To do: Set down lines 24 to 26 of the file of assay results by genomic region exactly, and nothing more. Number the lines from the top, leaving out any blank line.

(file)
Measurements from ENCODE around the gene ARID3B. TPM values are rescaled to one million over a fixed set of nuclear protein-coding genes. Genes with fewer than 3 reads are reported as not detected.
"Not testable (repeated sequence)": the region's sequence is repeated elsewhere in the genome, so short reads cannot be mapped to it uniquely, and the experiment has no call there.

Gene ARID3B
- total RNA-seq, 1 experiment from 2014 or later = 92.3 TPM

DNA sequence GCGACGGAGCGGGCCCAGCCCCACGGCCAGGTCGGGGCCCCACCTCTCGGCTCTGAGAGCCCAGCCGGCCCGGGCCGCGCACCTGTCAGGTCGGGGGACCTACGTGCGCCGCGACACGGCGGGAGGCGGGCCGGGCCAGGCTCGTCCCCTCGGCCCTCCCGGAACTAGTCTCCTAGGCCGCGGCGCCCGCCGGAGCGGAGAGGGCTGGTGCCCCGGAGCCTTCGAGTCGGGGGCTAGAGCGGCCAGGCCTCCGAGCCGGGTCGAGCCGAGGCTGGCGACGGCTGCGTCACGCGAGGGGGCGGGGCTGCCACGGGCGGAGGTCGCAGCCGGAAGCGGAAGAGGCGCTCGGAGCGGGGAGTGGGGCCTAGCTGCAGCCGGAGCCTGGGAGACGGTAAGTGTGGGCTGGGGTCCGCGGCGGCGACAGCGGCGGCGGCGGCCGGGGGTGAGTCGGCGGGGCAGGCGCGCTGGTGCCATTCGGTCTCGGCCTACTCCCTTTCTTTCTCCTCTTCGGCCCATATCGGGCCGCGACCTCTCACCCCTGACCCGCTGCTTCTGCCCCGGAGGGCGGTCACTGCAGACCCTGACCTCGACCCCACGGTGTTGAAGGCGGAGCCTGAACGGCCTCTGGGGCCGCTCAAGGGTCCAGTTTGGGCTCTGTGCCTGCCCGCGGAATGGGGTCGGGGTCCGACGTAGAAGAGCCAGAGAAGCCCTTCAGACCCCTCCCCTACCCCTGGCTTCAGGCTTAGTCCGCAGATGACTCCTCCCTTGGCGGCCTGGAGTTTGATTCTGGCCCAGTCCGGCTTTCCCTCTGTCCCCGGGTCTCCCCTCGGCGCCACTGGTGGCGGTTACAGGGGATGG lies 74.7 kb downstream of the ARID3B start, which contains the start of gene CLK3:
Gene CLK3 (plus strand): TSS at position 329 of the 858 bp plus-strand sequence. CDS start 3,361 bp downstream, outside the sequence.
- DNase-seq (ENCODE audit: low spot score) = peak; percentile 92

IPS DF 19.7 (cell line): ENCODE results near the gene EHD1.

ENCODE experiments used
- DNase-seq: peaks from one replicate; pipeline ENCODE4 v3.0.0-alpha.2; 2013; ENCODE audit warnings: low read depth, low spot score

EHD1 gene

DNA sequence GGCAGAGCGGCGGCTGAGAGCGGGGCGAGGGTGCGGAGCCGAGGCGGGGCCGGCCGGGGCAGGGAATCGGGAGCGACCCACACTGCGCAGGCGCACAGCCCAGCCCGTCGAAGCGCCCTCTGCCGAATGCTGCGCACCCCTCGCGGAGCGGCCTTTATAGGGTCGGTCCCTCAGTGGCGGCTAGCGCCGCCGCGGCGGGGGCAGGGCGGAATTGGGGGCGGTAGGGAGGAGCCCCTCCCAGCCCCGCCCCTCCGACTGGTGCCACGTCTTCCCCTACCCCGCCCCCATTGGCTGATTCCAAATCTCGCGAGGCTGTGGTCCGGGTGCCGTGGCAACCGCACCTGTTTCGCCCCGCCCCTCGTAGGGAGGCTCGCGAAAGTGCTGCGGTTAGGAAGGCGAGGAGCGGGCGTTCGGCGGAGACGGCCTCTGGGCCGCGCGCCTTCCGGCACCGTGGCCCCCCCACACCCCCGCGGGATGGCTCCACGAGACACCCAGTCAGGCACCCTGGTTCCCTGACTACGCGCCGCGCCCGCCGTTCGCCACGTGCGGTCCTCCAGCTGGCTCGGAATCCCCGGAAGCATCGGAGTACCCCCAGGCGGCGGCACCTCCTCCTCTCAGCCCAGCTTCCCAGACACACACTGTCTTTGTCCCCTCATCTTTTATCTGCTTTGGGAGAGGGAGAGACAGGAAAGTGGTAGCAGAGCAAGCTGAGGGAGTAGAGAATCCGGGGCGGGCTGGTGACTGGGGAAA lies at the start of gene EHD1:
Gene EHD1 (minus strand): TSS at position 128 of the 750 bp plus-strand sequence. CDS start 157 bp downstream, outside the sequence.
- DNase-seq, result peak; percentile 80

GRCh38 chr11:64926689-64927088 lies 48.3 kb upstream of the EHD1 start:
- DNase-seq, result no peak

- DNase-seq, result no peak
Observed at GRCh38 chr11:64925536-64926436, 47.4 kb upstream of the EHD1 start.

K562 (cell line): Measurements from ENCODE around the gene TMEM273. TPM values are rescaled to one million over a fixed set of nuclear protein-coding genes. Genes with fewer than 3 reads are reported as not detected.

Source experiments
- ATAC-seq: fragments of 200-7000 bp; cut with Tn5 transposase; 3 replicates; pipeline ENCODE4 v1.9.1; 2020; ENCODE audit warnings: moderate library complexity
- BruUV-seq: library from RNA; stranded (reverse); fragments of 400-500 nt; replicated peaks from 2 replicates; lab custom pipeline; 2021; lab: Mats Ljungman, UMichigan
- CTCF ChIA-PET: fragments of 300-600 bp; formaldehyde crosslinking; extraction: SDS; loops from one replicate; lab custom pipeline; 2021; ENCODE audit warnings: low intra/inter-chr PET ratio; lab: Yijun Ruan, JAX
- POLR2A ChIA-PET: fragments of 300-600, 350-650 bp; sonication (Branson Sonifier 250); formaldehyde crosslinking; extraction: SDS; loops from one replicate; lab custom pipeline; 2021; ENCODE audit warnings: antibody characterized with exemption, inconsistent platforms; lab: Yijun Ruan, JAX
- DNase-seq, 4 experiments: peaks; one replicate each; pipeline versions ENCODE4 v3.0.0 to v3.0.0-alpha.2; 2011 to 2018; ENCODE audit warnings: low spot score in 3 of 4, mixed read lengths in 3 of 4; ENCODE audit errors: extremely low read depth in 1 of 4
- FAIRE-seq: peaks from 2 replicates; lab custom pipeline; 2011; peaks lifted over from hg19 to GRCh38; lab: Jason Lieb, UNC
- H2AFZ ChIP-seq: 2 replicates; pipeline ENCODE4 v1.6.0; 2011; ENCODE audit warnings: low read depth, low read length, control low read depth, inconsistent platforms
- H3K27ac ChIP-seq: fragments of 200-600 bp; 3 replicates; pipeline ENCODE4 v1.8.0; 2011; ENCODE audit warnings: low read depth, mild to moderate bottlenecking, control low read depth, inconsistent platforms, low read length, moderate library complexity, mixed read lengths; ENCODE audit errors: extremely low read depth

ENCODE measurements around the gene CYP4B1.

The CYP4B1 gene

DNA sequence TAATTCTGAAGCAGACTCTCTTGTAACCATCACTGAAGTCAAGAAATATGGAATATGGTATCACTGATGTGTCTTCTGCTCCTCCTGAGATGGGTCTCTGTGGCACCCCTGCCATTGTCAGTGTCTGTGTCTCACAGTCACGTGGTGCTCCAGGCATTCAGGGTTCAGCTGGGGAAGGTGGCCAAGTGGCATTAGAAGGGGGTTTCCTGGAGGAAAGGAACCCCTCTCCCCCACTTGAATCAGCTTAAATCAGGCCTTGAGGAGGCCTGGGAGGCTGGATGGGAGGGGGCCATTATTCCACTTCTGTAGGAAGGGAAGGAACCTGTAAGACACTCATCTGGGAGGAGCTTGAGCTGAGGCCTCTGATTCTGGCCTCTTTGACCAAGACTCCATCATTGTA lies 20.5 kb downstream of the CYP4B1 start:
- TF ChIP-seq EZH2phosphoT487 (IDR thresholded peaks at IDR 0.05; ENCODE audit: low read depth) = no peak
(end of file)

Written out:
- POLR2A ChIA-PET: fragments of 300-600, 350-650 bp; sonication (Branson Sonifier 250); formaldehyde crosslinking; extraction: SDS; loops from one replicate; lab custom pipeline; 2021; ENCODE audit warnings: antibody characterized with exemption, inconsistent platforms; lab: Yijun Ruan, JAX
- DNase-seq, 4 experiments: peaks; one replicate each; pipeline versions ENCODE4 v3.0.0 to v3.0.0-alpha.2; 2011 to 2018; ENCODE audit warnings: low spot score in 3 of 4, mixed read lengths in 3 of 4; ENCODE audit errors: extremely low read depth in 1 of 4
- FAIRE-seq: peaks from 2 replicates; lab custom pipeline; 2011; peaks lifted over from hg19 to GRCh38; lab: Jason Lieb, UNC